Liberal Reformers and the Open Shop
Most of today’s chroniclers of anti-unionism have taught us more about the dynamics and evils of conservatism than about the nature and limits of Clinton-style liberalism. In their hands, the story of the twentieth century has become one about the New Deal order’s rise and fall — “From Roosevelt to Reagan.”
Their narrative goes something like this: labor-liberal coalitions emerged in the late nineteenth century, securing a number of worker-related improvements in the Progressive Era and achieving huge gains during the presidency of Franklin Roosevelt — particularly federally protected collective bargaining rights.
The conservative movement — a pro-free-market network of business organizations, economists, think tanks, reactionary newspaper columnists, faith-based leaders, and Republican politicians — sprung up in reaction. After languishing in obscurity, the Right gained strength, culminating in the election of Ronald Reagan and his subsequent crushing of the Professional Air Traffic Controllers strike.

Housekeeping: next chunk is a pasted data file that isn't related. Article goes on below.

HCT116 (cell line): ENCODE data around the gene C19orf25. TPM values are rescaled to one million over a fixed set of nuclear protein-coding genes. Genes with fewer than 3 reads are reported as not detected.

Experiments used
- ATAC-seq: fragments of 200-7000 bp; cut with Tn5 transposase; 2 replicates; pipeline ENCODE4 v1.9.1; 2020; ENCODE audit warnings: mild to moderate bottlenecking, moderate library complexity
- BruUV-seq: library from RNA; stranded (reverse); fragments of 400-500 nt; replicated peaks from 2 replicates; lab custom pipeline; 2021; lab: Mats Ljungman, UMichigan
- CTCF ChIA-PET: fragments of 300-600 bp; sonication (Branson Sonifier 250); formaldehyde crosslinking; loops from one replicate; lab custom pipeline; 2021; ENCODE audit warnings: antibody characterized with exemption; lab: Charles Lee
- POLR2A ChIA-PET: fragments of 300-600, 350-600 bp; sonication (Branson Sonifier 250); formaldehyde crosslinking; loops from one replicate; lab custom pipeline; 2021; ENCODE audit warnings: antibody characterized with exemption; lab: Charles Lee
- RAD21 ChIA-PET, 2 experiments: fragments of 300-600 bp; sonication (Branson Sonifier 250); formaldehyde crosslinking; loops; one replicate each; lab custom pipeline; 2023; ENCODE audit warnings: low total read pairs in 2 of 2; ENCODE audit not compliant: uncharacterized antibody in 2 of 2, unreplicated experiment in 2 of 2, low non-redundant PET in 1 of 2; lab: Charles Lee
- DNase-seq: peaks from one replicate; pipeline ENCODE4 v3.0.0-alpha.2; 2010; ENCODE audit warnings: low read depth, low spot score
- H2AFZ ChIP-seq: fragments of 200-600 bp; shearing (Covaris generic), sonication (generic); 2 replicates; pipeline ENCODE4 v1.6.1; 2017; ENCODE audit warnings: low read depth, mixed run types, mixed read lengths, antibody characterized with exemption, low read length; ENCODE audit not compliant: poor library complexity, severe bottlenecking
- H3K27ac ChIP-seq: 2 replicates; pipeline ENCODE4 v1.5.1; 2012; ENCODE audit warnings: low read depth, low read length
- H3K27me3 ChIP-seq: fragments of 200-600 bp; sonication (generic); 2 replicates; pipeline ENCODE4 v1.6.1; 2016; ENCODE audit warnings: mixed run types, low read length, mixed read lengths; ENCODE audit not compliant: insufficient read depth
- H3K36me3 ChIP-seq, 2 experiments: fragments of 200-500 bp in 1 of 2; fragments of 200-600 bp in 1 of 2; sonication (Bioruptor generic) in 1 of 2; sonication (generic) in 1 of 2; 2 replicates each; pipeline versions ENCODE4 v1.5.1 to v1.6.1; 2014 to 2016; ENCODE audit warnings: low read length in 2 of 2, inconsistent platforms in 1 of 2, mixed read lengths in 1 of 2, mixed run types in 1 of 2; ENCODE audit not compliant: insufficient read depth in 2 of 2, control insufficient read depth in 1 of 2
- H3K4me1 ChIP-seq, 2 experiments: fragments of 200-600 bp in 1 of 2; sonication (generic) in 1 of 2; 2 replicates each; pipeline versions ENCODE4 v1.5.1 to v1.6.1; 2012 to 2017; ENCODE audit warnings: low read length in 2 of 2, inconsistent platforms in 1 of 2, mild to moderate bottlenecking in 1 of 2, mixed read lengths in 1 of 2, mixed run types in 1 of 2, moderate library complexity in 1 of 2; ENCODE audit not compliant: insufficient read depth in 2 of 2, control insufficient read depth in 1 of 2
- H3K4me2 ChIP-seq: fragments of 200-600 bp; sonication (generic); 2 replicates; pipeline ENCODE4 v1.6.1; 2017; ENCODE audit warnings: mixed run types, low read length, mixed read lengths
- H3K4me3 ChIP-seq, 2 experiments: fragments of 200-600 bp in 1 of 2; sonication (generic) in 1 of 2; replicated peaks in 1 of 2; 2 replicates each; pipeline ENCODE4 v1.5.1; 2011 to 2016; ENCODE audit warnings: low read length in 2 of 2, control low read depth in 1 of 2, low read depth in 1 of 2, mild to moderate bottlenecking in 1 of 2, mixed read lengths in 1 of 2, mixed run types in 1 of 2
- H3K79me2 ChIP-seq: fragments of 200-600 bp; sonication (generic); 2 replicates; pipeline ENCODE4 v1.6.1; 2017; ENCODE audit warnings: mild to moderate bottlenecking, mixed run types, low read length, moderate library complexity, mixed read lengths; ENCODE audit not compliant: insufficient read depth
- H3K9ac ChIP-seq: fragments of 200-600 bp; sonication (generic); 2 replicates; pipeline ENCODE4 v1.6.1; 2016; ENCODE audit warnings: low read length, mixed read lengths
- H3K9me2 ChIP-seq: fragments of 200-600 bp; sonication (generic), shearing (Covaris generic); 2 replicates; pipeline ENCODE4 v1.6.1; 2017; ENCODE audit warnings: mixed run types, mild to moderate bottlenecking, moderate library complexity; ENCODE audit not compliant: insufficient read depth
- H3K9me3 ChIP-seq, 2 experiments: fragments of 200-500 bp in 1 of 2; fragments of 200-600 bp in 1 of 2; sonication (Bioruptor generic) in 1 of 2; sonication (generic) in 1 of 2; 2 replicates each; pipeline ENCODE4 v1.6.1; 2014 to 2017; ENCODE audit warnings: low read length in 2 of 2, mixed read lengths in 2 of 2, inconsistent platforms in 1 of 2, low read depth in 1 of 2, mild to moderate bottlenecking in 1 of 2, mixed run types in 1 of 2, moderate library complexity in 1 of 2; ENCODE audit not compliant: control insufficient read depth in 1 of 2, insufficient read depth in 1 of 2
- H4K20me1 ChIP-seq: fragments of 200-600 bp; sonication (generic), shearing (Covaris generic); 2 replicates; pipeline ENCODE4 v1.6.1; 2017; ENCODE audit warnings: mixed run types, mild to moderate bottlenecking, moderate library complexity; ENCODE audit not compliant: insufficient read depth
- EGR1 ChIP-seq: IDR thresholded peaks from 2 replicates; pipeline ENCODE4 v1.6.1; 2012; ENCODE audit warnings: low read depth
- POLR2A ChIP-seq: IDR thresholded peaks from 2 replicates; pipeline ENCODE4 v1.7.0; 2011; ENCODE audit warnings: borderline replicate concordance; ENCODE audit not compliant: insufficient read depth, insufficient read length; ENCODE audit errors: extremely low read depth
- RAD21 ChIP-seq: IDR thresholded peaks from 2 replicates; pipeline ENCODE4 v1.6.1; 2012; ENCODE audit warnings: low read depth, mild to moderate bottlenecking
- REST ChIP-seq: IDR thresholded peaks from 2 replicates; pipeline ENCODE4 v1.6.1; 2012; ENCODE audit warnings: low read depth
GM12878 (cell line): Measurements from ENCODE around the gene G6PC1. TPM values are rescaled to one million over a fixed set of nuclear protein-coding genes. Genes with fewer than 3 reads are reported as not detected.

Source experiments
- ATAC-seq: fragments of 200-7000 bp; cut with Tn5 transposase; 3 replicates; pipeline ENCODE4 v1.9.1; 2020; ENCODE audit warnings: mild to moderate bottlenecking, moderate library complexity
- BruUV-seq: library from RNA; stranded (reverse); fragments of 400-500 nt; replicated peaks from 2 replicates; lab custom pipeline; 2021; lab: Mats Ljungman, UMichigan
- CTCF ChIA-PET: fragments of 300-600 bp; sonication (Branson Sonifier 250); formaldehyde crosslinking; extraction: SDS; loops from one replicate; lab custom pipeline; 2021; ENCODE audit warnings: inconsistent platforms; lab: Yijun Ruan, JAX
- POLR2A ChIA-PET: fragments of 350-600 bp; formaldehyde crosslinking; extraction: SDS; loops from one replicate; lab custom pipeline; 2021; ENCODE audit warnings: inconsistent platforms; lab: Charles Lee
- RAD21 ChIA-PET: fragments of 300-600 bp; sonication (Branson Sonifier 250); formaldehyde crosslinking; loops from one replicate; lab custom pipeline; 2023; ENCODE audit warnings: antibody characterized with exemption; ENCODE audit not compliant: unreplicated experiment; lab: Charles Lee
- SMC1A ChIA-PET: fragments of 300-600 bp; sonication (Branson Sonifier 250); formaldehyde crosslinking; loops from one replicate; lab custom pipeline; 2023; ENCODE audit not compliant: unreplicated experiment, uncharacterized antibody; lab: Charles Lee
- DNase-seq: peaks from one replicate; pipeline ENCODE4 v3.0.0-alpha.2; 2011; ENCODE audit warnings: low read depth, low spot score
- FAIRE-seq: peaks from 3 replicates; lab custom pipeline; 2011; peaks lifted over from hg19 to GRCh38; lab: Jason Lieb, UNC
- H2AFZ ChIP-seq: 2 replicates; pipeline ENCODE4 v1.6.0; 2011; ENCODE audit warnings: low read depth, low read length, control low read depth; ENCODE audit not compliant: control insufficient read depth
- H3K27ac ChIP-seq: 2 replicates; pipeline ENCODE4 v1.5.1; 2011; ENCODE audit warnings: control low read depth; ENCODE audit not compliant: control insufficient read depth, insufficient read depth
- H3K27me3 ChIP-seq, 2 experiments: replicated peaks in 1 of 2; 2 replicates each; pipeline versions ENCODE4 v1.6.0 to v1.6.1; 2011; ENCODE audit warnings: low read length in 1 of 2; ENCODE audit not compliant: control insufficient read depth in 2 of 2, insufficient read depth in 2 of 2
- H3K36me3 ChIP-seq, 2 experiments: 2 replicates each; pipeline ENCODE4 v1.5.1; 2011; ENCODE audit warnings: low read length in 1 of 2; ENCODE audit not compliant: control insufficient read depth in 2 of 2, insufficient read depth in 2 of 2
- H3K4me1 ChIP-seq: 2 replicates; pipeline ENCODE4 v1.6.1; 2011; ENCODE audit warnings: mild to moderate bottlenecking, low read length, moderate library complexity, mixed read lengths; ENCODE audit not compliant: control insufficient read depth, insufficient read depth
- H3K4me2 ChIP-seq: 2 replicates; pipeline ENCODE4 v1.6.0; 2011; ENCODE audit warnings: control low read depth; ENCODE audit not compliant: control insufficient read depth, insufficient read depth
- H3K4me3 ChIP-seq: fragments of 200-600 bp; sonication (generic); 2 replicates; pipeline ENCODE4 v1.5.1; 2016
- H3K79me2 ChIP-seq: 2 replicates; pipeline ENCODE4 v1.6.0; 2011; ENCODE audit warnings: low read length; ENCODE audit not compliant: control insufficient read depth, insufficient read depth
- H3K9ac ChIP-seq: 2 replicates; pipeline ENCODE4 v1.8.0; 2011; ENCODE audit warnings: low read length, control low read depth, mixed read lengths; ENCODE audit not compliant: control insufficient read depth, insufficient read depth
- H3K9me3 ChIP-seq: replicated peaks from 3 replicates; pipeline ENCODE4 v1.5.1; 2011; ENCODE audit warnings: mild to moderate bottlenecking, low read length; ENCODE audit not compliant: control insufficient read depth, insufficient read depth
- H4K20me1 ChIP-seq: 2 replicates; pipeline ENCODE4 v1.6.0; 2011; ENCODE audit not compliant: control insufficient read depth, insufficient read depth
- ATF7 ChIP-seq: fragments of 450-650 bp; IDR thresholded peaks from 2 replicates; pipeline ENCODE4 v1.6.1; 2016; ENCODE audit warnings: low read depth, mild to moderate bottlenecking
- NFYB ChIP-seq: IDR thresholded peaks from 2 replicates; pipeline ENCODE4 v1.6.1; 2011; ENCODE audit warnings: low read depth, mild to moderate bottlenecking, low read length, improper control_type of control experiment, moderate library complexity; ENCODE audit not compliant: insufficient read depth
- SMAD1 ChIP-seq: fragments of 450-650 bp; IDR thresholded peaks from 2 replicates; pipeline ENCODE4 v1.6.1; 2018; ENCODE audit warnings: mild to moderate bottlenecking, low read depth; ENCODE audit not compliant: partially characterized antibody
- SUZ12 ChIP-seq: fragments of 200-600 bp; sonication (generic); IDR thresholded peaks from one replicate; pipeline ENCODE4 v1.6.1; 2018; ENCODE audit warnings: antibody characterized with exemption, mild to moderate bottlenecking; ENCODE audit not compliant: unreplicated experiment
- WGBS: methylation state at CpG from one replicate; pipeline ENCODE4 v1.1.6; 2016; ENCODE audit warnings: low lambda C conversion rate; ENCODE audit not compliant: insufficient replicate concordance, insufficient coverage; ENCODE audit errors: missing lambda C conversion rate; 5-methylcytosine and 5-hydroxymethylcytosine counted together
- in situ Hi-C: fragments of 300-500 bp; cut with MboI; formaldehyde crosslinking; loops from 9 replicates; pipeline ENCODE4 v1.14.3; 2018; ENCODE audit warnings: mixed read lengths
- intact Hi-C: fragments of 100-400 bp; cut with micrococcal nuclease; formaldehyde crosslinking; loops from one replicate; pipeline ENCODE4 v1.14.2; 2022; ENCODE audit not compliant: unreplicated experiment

In the decades since, politicians have established more right-to-work states, managers have kept wages relatively low, and employers have relocated millions of jobs to low-wage regions around the world. The gap has widened between the rich and poor, driven by the collapse in union membership. For this, many argue, we can blame conservatives.
But figures like Tim Kaine complicate such a narrative.
Indeed, there is a fundamentally different way to understand the origins, characteristics, and influences of anti-union ideas and actions, an interpretation that places middle-class liberalism, not conservatism, at the center of the story.
This story urges us to focus our attention on the Progressive Era — a period when a variety of religious and secular reformers, politicians, and policymakers sought to protect the environment, safeguard our food supply, break up industrial monopolies, and campaign to protect society’s most vulnerable wage earners, including women and child laborers.
The Progressive Era was also a time when employers, representing various-sized workplaces, helped establish a nationally coordinated, multi-industry open-shop movement, one designed, its spokespersons insisted, to break up “labor monopolies” and protect non-union workers’ “right to work.”